Given the collective trauma that the country and the world at large have been undergoing for the past two to three months, you would be forgiven for thinking that the murder of Chantelle Chetcuti took place a year ago instead of almost three months ago.

However, tragically, one of the worst things that this virus is highlighting time and time again is not only how lonely many people are, but also how potentially fatal this virus is for people who were already suffering domestic abuse when their partners weren’t stuck inside with them all day every day.

Just a couple of weeks ago, the BBC reported that The National Domestic Abuse helpline had seen a 25 per cent increase in calls and online requests for help since the English lockdown was called, whereas French officials stated that reports of domestic abuse have gone up by about 30 per cent since France went into lockdown in mid-March.

Last Sunday there was a spike in domestic violence reports and nine risk assessments were carried out

Of course, we don’t even need to go international: last Sunday alone there was a spike in domestic violence reports and nine risk assessments were carried out. This sudden surge came after numbers had dropped for the first weeks of our lockdown, which the Foundation of Social Welfare Services believes took place because victims were still getting used to their partners being around more often.

It is sadly inevitable that the longer we spend at home and the higher tensions and frustrations rise, the more our numbers will increase.

I am writing this here today because I believe that it is important for us to give a voice to the voiceless and to raise as much awareness as possible about a subject which has oftentimes been swept under the carpet.

Given the way our houses are built and our communities formed, I find it very hard to believe that many are ignorant to the suffering taking place in the houses next to them and I would like to urge those people to have the courage to step forward and phone Aġenzija Appoġġ support line on 179 if they hear something which is of concern to them. It could save someone’s life.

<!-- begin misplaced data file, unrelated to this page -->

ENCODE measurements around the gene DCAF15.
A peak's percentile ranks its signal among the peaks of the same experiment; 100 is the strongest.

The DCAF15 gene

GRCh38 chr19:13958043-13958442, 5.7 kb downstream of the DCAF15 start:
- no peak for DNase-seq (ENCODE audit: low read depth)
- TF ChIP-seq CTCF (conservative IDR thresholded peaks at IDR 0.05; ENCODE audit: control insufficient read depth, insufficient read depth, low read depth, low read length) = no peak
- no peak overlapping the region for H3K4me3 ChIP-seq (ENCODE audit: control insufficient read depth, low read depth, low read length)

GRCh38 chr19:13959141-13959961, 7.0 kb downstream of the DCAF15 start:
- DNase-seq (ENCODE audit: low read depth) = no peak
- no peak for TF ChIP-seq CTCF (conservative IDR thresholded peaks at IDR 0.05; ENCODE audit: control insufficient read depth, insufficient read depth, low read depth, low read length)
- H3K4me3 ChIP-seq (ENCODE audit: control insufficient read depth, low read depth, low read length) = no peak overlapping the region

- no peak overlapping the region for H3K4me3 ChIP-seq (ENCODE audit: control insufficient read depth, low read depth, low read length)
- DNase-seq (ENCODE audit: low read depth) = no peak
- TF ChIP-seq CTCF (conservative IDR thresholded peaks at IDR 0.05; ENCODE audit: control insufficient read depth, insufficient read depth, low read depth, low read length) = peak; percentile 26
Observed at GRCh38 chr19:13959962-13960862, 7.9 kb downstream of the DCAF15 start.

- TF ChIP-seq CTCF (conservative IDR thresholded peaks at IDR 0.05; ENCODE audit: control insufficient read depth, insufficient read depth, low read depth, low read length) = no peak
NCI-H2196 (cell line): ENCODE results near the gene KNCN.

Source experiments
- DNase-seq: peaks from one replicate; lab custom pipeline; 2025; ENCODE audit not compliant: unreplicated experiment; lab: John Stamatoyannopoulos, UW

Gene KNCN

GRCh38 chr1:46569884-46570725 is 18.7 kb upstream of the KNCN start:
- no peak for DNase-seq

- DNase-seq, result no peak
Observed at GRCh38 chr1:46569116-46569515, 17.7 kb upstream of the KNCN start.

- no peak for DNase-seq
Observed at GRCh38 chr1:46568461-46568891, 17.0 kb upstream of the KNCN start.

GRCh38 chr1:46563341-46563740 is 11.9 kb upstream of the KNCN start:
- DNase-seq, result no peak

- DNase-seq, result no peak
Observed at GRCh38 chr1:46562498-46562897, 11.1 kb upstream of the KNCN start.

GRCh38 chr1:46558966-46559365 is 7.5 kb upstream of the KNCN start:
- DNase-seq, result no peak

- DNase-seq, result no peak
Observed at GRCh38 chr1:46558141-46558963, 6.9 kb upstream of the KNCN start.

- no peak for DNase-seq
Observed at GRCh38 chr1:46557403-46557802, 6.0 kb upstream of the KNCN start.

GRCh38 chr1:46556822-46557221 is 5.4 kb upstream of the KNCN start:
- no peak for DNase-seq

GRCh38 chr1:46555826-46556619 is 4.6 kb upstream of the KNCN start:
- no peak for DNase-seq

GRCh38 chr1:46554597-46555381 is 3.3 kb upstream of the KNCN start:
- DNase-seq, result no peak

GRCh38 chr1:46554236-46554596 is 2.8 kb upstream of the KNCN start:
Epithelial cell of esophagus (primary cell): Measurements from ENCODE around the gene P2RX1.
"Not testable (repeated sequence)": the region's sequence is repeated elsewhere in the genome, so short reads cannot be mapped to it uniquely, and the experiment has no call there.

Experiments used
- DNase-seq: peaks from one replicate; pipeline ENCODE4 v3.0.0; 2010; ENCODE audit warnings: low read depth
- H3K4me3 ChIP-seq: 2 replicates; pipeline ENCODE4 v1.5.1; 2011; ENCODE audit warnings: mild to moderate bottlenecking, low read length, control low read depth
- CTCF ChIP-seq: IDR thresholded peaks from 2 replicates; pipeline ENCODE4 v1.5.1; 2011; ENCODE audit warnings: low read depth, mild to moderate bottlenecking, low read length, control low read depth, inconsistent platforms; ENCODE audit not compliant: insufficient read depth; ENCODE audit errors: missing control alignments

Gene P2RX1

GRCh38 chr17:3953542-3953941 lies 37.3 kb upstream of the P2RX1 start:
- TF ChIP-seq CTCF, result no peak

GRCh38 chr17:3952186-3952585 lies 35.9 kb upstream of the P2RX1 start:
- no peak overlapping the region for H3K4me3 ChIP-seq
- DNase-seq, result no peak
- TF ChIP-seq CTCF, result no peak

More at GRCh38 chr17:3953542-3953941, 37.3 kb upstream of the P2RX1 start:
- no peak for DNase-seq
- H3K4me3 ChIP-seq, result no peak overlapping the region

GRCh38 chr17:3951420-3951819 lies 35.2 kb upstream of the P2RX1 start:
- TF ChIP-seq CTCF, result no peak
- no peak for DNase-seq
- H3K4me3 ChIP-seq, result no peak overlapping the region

I would also like to send a message to any of the sufferers who are reading this and let them know that although it may not always feel like it, they are not alone and that help is always available to them should they need it.

The same goes to all the children that used their schools and teachers as a refuge and can no longer do so. There are many people who are here for you and ready to listen to you with kindness, understanding and without judgement.

Above all, it is important that as a community we understand the importance of lifting each other up. We are only as strongest as our weakest and it is our civic, if not human, duty to ensure that all are safe both from the virus itself as well as its side effects.

We all have the right to be able to associate our homes with comfort and safety; no one should have to feel scared in the one space that should always be one of shelter.

Let’s not just say that we are all in this together, but actually mean it.

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